Lump sum pension, backdoor Roth IRA Q & A
Question: If I choose the lump sum pension option when I retire, is it taxable to me?
Answer: Yes it is, if you withdraw it rather than rolling it over to an IRA. If you don’t want to risk losing the lump sum rollover in the stock markets and still want a monthly pension check, consider rolling it over into an IRA pension annuity with a life insurance company. They may pay you a higher monthly income than your company would have. Plus you keep control of the lump sum as a death benefit for your heirs. It’s a once-in-a-lifetime decision and well worth exploring all of your options.
Question: What is a backdoor Roth IRA I keep hearing about?
Answer: A backdoor Roth is when you are above the income thresholds to contribute to a Roth directly, you instead contribute to a non-deductible traditional IRA and then almost immediately convert it to a Roth IRA before any gains have built up. In essence there is no tax to pay on the conversion, and there are no income limits to do a conversion. However, be careful if you have other traditional IRA’s. There is a pro-rata rule that can make some of the Roth conversion taxable to you. Make sure you know what you are doing, or talk to a tax professional.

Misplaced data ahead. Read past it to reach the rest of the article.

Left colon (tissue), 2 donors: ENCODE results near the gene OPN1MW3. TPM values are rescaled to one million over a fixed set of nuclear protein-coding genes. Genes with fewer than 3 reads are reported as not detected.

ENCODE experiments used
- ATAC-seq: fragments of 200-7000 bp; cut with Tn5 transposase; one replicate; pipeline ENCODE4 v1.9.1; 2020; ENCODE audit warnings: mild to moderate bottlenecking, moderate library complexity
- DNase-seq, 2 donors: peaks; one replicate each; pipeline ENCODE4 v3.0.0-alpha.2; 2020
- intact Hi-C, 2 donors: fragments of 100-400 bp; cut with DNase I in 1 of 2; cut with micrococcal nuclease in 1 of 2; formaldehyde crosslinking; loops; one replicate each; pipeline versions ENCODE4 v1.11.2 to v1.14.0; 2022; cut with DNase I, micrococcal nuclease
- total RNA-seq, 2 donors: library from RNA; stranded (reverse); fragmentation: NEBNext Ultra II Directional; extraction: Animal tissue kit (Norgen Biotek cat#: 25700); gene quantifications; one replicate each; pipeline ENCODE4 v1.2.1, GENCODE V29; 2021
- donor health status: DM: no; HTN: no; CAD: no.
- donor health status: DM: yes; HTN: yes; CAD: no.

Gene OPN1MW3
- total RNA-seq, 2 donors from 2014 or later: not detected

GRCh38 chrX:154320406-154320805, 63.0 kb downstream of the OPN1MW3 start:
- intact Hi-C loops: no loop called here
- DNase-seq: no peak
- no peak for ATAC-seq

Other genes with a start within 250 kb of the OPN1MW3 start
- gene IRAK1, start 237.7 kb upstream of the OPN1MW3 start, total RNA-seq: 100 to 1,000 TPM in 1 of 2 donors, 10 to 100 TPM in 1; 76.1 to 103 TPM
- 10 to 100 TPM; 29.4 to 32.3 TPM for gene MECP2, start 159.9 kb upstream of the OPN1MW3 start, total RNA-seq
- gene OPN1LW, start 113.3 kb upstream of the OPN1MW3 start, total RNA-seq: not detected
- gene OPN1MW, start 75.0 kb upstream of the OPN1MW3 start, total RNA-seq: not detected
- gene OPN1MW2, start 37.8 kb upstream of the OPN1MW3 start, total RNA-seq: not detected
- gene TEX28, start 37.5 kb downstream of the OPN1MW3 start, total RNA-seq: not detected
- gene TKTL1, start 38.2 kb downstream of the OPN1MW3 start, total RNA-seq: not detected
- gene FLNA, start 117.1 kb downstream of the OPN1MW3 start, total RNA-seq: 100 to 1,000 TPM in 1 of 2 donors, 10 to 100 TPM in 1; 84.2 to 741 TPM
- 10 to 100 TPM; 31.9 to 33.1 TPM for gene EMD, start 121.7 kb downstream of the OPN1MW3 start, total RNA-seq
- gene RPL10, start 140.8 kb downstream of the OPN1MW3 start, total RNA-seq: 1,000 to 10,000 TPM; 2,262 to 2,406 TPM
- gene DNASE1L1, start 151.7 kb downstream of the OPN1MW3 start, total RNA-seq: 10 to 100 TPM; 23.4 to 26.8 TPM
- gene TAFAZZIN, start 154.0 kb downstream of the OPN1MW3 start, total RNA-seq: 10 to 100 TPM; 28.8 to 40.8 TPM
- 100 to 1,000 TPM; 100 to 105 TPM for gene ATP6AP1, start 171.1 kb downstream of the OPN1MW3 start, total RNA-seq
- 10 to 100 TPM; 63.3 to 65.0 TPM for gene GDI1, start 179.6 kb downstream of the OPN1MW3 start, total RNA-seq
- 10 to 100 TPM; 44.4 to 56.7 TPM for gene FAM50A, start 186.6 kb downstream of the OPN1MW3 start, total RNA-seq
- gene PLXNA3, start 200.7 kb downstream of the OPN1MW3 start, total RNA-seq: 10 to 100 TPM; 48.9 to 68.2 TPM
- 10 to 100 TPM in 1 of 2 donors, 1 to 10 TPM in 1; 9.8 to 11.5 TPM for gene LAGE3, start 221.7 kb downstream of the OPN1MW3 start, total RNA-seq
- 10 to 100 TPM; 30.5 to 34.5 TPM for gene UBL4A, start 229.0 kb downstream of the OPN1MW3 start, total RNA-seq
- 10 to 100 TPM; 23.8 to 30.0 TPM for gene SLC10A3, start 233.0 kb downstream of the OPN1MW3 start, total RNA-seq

Question: My son will inherit my assets when I pass, but he’s really terrible at managing money. Is there any way I can keep him from spending his entire inheritance when he receives it?
Answer: Yes, one way is to set up a testamentary trust within your will. This trust does not come into existence until after you’ve passed. In your will, you name the trustee and tell them how you would like the funds disbursed to your son. For example, you might disperse it to him periodically over many years, or you might tell the trustee to only allow him to use it for his general health, maintenance, education and support. An attorney could set this up for you quite easily. This also works well when minor grandchildren could inherit assets.
Have Questions? Send financial questions to Yvonne Marsh, CFP®, CPA at email@example.com, or submit them at www.marshwealth.com and she will review your question for possible inclusion in a future column.